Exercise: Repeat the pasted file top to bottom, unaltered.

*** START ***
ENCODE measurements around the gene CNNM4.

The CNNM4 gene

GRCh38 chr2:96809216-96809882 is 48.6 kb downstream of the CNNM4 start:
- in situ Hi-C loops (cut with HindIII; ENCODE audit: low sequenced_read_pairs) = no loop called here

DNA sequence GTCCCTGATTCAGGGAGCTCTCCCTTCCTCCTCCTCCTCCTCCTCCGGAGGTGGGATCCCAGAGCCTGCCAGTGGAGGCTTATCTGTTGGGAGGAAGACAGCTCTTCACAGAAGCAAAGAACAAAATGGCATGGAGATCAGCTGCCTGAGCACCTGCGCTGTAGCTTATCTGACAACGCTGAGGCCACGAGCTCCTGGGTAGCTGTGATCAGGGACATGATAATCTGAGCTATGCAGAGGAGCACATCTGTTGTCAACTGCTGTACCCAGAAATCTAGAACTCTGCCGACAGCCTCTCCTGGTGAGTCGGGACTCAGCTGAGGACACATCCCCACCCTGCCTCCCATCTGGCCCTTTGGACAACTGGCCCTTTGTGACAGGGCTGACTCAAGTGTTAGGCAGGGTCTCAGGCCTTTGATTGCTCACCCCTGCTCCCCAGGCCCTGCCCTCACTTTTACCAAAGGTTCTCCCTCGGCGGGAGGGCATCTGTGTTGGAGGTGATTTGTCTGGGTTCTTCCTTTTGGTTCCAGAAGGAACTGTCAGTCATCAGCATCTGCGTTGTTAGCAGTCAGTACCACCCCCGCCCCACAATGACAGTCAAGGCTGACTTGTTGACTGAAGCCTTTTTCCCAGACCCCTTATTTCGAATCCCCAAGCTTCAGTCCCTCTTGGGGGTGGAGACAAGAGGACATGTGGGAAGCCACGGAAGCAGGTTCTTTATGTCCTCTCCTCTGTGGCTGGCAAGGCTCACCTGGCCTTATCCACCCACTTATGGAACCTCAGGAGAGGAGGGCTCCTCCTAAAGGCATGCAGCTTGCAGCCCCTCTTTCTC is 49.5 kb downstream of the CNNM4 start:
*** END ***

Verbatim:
ENCODE measurements around the gene CNNM4.

The CNNM4 gene

GRCh38 chr2:96809216-96809882 is 48.6 kb downstream of the CNNM4 start:
- in situ Hi-C loops (cut with HindIII; ENCODE audit: low sequenced_read_pairs) = no loop called here

DNA sequence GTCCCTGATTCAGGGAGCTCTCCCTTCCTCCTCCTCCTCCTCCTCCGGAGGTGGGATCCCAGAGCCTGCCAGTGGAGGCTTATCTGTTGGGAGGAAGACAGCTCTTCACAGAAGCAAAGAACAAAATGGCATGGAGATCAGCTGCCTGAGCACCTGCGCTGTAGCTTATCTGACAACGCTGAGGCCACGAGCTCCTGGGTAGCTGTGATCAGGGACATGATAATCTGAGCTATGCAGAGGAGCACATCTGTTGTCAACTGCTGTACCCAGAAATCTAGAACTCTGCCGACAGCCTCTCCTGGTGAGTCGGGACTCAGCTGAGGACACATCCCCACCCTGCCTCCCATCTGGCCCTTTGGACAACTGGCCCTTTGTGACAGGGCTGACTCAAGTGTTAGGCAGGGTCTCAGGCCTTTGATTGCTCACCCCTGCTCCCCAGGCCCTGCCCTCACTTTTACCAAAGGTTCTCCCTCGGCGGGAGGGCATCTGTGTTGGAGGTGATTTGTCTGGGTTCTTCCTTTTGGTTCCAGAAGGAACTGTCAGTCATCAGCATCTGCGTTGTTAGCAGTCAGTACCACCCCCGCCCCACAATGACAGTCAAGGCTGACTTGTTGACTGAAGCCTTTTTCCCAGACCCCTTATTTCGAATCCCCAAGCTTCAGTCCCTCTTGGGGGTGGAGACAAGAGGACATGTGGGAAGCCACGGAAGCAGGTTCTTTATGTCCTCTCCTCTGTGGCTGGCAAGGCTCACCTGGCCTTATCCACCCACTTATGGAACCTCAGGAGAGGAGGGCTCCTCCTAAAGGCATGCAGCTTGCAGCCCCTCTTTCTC is 49.5 kb downstream of the CNNM4 start: